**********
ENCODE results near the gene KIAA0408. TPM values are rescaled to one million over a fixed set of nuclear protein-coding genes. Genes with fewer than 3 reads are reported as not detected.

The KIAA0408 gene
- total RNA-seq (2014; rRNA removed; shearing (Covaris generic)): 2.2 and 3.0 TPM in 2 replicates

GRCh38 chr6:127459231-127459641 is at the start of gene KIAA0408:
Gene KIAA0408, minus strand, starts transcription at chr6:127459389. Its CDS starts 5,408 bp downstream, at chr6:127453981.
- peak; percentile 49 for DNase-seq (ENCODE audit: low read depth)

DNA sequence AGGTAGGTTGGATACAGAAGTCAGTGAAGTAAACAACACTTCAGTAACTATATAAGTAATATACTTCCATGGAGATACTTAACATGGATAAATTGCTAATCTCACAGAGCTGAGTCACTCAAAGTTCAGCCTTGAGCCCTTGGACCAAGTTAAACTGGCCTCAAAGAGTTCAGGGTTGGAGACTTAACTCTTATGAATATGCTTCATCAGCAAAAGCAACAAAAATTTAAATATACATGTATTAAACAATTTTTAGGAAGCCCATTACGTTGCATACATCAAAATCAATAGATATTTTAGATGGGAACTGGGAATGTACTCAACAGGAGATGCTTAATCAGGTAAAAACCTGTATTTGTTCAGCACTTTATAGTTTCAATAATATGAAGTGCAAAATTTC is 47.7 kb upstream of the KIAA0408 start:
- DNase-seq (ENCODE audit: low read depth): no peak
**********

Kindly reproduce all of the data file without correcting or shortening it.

ENCODE results near the gene KIAA0408. TPM values are rescaled to one million over a fixed set of nuclear protein-coding genes. Genes with fewer than 3 reads are reported as not detected.

The KIAA0408 gene
- total RNA-seq (2014; rRNA removed; shearing (Covaris generic)): 2.2 and 3.0 TPM in 2 replicates

GRCh38 chr6:127459231-127459641 is at the start of gene KIAA0408:
Gene KIAA0408, minus strand, starts transcription at chr6:127459389. Its CDS starts 5,408 bp downstream, at chr6:127453981.
- peak; percentile 49 for DNase-seq (ENCODE audit: low read depth)

DNA sequence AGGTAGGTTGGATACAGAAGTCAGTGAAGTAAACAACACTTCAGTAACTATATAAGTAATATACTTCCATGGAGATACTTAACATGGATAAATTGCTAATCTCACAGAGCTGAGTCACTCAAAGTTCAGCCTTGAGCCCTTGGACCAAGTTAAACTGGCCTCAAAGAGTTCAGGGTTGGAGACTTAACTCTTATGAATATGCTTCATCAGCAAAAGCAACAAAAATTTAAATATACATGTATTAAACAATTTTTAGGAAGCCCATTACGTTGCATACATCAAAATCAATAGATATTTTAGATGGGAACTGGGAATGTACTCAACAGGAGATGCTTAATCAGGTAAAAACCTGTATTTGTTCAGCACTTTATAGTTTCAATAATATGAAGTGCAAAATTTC is 47.7 kb upstream of the KIAA0408 start:
- DNase-seq (ENCODE audit: low read depth): no peak